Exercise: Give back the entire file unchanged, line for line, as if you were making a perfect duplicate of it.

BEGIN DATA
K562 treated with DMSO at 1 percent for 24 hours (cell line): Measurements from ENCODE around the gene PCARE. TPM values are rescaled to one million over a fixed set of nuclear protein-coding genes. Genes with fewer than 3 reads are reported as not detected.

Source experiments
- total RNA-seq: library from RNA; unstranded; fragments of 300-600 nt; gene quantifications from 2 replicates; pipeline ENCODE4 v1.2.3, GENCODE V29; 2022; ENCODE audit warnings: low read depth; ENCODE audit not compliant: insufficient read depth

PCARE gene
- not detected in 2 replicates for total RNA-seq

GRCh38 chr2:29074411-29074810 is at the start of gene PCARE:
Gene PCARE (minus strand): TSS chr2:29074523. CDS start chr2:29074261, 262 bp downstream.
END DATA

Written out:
K562 treated with DMSO at 1 percent for 24 hours (cell line): Measurements from ENCODE around the gene PCARE. TPM values are rescaled to one million over a fixed set of nuclear protein-coding genes. Genes with fewer than 3 reads are reported as not detected.

Source experiments
- total RNA-seq: library from RNA; unstranded; fragments of 300-600 nt; gene quantifications from 2 replicates; pipeline ENCODE4 v1.2.3, GENCODE V29; 2022; ENCODE audit warnings: low read depth; ENCODE audit not compliant: insufficient read depth

PCARE gene
- not detected in 2 replicates for total RNA-seq

GRCh38 chr2:29074411-29074810 is at the start of gene PCARE:
Gene PCARE (minus strand): TSS chr2:29074523. CDS start chr2:29074261, 262 bp downstream.